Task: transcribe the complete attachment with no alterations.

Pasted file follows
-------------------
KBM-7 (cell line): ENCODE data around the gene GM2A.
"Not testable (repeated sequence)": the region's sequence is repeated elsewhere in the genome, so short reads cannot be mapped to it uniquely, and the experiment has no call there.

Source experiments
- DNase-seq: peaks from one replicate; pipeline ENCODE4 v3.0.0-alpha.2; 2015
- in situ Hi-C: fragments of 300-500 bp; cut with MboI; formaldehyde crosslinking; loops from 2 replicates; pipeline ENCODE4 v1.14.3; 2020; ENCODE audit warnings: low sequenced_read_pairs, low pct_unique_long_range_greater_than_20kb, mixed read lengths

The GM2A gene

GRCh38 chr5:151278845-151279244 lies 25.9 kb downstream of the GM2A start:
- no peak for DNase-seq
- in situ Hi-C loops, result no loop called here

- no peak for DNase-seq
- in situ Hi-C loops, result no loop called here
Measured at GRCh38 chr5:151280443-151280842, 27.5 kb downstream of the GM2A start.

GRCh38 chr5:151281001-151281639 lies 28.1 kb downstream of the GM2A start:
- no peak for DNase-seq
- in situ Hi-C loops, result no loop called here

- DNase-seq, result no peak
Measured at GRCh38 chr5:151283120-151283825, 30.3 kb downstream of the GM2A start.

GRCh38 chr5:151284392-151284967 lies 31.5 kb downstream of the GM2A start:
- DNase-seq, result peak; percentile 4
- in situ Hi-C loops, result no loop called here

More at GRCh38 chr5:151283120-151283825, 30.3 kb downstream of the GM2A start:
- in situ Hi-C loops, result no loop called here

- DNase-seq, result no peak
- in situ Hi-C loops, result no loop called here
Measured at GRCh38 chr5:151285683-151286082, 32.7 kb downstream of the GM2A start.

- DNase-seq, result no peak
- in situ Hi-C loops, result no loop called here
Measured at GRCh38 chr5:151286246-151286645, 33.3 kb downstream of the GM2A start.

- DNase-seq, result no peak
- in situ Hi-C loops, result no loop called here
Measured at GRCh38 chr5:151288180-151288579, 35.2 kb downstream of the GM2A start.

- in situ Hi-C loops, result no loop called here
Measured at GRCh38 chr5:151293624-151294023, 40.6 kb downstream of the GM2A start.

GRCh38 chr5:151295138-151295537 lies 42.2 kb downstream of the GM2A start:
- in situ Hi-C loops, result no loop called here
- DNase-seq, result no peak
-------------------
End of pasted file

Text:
KBM-7 (cell line): ENCODE data around the gene GM2A.
"Not testable (repeated sequence)": the region's sequence is repeated elsewhere in the genome, so short reads cannot be mapped to it uniquely, and the experiment has no call there.

Source experiments
- DNase-seq: peaks from one replicate; pipeline ENCODE4 v3.0.0-alpha.2; 2015
- in situ Hi-C: fragments of 300-500 bp; cut with MboI; formaldehyde crosslinking; loops from 2 replicates; pipeline ENCODE4 v1.14.3; 2020; ENCODE audit warnings: low sequenced_read_pairs, low pct_unique_long_range_greater_than_20kb, mixed read lengths

The GM2A gene

GRCh38 chr5:151278845-151279244 lies 25.9 kb downstream of the GM2A start:
- no peak for DNase-seq
- in situ Hi-C loops, result no loop called here

- no peak for DNase-seq
- in situ Hi-C loops, result no loop called here
Measured at GRCh38 chr5:151280443-151280842, 27.5 kb downstream of the GM2A start.

GRCh38 chr5:151281001-151281639 lies 28.1 kb downstream of the GM2A start:
- no peak for DNase-seq
- in situ Hi-C loops, result no loop called here

- DNase-seq, result no peak
Measured at GRCh38 chr5:151283120-151283825, 30.3 kb downstream of the GM2A start.

GRCh38 chr5:151284392-151284967 lies 31.5 kb downstream of the GM2A start:
- DNase-seq, result peak; percentile 4
- in situ Hi-C loops, result no loop called here

More at GRCh38 chr5:151283120-151283825, 30.3 kb downstream of the GM2A start:
- in situ Hi-C loops, result no loop called here

- DNase-seq, result no peak
- in situ Hi-C loops, result no loop called here
Measured at GRCh38 chr5:151285683-151286082, 32.7 kb downstream of the GM2A start.

- DNase-seq, result no peak
- in situ Hi-C loops, result no loop called here
Measured at GRCh38 chr5:151286246-151286645, 33.3 kb downstream of the GM2A start.

- DNase-seq, result no peak
- in situ Hi-C loops, result no loop called here
Measured at GRCh38 chr5:151288180-151288579, 35.2 kb downstream of the GM2A start.

- in situ Hi-C loops, result no loop called here
Measured at GRCh38 chr5:151293624-151294023, 40.6 kb downstream of the GM2A start.

GRCh38 chr5:151295138-151295537 lies 42.2 kb downstream of the GM2A start:
- in situ Hi-C loops, result no loop called here
- DNase-seq, result no peak